There was some fairly interesting discussion on this, but I'm not sure how relevant it is to you.

A couple highlights: (bc I can't help myself)
City attorney Theresa Tate: Council's job is setting policy. That's the the drought plan is. Staff's job is to implement policy. That's what the orders are.
Friend likened it to COVID. The city manager was the one who issued emergency orders, but she did so after policy direction from council.
Anyway, that's it for this one and me for tonight. Not as fun as last time... it felt lonelier. Or maybe I'm just more exhausted.

But still glad to spend a few hours with a few of ya.
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More from @shayshinecastle

Oct 21
Patrick Murphy reading his No on 2A, 2B op-ed for Boulder Beat! boulderbeat.news/2022/10/10/no-…
We've got a Yes on 2A, 2B piece, too! boulderbeat.news/2022/10/10/opi…
In fact, we've got Yes and No pieces on (almost) all the local ballot measures. Last couple publishing tonight. Check them out: boulderbeat.news/category/opini…
Read 4 tweets
Oct 20
Did tonight's budget hearing sneak up on you? Me, too! I'mma tweet it. City council meeting starts in 10.
A reminder of the budget proposal: boulderbeat.news/2022/09/23/bou…
And what happened last time: threadreaderapp.com/thread/1578196…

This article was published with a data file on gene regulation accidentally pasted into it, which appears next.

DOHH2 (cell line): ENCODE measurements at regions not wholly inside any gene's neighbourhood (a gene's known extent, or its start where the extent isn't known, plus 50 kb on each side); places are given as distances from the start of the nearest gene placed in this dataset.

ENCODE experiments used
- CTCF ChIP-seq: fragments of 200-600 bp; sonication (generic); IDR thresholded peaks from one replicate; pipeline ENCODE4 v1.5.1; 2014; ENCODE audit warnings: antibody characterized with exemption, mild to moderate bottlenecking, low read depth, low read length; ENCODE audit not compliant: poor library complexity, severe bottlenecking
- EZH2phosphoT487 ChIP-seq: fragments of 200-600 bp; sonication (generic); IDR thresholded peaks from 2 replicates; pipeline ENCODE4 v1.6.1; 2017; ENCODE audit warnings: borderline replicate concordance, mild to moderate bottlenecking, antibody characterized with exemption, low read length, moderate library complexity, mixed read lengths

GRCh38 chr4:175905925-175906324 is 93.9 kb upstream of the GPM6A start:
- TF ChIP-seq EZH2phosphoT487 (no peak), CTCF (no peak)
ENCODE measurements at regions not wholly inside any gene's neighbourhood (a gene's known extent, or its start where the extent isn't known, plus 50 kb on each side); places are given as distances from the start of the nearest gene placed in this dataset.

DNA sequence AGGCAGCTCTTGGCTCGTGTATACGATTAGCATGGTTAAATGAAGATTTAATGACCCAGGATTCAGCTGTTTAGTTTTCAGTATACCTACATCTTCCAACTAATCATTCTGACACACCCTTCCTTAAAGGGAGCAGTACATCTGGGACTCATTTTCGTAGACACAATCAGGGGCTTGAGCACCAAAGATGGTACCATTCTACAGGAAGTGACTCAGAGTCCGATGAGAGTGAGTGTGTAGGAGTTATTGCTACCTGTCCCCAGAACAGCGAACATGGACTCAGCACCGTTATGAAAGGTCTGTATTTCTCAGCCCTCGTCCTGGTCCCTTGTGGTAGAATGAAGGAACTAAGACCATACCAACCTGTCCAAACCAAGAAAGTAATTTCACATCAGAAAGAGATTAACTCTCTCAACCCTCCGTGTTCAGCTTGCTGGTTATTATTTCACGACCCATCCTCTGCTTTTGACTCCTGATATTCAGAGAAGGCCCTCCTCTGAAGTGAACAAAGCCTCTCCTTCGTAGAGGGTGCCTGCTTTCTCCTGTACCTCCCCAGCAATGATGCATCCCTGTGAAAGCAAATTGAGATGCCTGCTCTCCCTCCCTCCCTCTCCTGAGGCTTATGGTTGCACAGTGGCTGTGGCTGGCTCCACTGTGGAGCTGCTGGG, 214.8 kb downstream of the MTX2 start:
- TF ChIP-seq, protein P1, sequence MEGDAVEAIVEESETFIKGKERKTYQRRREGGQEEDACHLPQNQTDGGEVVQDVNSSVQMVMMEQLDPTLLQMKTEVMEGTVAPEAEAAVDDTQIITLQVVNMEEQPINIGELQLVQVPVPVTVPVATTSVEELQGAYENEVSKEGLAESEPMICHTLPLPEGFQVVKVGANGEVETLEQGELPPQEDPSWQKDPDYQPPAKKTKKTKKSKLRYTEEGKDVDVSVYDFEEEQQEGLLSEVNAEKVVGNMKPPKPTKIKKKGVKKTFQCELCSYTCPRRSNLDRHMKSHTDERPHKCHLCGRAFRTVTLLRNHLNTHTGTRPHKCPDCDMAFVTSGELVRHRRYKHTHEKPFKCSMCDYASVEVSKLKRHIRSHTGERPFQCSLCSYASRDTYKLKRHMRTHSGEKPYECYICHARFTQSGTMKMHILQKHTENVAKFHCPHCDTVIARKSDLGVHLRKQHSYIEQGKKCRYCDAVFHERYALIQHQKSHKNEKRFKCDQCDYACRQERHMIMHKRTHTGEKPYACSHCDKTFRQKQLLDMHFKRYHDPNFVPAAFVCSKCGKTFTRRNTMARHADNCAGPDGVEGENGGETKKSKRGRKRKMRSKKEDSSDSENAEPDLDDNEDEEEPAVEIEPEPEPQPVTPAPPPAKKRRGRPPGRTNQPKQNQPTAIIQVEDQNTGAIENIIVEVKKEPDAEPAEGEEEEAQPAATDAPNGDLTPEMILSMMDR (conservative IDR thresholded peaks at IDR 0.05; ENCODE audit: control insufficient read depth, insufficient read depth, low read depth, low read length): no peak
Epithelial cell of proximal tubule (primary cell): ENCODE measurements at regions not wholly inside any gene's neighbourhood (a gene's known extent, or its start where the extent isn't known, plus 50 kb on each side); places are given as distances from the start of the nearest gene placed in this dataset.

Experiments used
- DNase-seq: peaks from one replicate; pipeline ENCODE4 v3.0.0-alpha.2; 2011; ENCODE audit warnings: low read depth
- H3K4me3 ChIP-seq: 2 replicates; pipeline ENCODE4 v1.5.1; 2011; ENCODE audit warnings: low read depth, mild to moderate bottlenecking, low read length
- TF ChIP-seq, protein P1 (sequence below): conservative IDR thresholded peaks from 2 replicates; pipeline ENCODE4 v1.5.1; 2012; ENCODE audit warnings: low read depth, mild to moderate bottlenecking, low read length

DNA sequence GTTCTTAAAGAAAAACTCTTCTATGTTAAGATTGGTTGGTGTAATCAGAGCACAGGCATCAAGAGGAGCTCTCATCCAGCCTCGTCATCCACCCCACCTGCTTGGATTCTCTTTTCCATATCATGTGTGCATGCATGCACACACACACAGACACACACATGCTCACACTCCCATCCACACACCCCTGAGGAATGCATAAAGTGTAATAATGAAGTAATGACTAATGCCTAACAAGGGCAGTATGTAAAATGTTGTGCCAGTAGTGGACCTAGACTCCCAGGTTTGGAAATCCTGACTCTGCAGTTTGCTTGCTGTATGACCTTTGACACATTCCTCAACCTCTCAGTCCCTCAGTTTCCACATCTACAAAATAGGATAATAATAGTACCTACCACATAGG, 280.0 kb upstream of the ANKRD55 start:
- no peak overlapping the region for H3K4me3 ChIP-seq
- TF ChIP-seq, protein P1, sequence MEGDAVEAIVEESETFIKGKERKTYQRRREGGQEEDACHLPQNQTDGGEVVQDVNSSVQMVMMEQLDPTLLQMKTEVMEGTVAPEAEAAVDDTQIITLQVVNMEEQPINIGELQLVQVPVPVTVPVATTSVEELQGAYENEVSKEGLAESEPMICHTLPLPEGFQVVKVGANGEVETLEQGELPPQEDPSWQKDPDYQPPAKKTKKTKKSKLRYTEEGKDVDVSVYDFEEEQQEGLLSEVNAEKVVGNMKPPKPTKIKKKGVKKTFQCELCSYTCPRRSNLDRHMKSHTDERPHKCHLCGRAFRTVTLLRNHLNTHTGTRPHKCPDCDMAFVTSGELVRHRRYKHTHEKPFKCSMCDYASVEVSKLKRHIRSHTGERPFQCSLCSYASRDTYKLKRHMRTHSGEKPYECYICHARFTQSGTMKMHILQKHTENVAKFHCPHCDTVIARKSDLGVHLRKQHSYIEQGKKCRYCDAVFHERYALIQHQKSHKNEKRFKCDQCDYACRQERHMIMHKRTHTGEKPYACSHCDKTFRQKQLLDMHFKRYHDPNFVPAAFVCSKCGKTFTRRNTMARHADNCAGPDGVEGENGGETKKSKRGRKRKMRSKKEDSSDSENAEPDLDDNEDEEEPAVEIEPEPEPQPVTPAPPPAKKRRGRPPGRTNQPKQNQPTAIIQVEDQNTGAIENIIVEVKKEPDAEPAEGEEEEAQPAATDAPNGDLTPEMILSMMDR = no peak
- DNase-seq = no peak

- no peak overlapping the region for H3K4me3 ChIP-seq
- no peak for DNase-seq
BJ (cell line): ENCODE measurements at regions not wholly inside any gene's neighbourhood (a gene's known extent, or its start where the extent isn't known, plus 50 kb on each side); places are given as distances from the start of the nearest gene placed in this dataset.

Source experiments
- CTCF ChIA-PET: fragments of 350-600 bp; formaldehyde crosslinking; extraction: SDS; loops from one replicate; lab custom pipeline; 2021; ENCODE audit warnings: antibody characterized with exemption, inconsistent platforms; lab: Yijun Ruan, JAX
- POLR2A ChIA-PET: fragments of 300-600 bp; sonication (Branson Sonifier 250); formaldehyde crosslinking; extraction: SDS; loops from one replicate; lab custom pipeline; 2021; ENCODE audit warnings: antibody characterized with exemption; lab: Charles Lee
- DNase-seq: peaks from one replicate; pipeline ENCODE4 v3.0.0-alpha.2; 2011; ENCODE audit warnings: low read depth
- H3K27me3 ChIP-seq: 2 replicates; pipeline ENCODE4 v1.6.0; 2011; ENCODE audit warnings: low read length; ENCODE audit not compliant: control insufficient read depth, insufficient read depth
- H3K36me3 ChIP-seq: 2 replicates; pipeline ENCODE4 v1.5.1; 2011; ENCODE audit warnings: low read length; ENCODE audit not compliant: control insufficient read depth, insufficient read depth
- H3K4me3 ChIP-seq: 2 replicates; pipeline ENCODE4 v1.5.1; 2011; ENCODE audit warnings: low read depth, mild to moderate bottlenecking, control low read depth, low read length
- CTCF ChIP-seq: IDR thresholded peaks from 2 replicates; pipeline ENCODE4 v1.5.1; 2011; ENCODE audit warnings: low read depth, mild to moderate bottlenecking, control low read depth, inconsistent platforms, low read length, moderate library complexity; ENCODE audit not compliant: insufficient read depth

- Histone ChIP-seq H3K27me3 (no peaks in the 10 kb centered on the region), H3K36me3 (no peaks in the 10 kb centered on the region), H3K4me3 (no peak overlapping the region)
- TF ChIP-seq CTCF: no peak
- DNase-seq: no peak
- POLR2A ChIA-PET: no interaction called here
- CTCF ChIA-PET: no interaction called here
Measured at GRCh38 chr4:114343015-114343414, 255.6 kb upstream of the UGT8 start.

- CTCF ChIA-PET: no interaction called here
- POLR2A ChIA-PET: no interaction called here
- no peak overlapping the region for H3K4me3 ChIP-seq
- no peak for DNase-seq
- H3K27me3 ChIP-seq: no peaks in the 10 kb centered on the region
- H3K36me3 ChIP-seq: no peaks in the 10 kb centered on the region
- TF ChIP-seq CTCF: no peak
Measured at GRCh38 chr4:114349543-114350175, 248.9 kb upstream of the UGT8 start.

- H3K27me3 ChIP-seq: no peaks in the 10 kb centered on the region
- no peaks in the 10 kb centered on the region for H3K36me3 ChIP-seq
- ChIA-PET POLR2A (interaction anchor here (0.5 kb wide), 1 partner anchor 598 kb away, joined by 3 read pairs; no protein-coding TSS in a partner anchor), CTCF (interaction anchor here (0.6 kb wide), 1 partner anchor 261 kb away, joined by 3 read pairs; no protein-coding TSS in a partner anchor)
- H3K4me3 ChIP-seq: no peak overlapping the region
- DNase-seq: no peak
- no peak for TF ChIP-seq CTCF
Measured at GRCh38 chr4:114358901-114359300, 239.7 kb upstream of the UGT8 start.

Read 38 tweets
Oct 7
OK, budget time. I'll try to pay attention.

Staff presentation: documents.bouldercolorado.gov/WebLink/DocVie…
And a Twitter thread from the last discussion: threadreaderapp.com/thread/1568023…
Read 92 tweets
Oct 7
Open comment speaker tonight asking for "full presumption of innocence" for the Twelve Tribes surrounding the Marshall Fire.

He's going through a list of other past mysterious fires.
Last time I checked, no official cause had been determined, but the Tribes were one of the leading theories. They were allegedly burning trash on their property.

And of course, given their controversial, cult-like practices, there's a tendency to blame them.
I say cult-like bc I'm not sure if they've officially declared a cult, but.... it's problematic, to say the least.

Of course, that doesn't mean they started the fire.
Read 4 tweets
Oct 6
Stone cold sober, as a matter of fact. The witch is back: To tweet a city council meeting!

Tonight we've got the first public hearing on Boulder's proposed $513.5M budget for 2023. boulderbeat.news/2022/09/23/bou…
Also a public hearing on the East Boulder Subcommunity Plan. Great writeup from Boulder Housing Network, a group advocating for more housing in the city: boulderhousing.net/will-council-r…
And a brief discussion on possibly eliminating sales tax on necessities like menstrual products and diapers.

We already discussed doing this for food, back in the day, but it was decided that brings in too much $$. boulderbeat.news/2019/11/30/bou…
Read 8 tweets
Sep 8
Hey, Boulder! It's been a while, but it's budget time and I'm back to live-tweet a city council meeting to you.

Starting in 15, we'll be discussing the city's $513.5M spending plan for 2023. documents.bouldercolorado.gov/WebLink/DocVie…
No decisions or public input tonight — that's scheduled for Oct. 6 and Oct. 20. Mark your calendars!
Like I said, this is a $513.5 million total budget
- Operating budget: $354.2 million
- Capital budget: $159.3 million

1,540.09 FTE
- 48.38 FTE more than last year
- 65 FTE more than pre-pandemic staffing (2020)
Read 76 tweets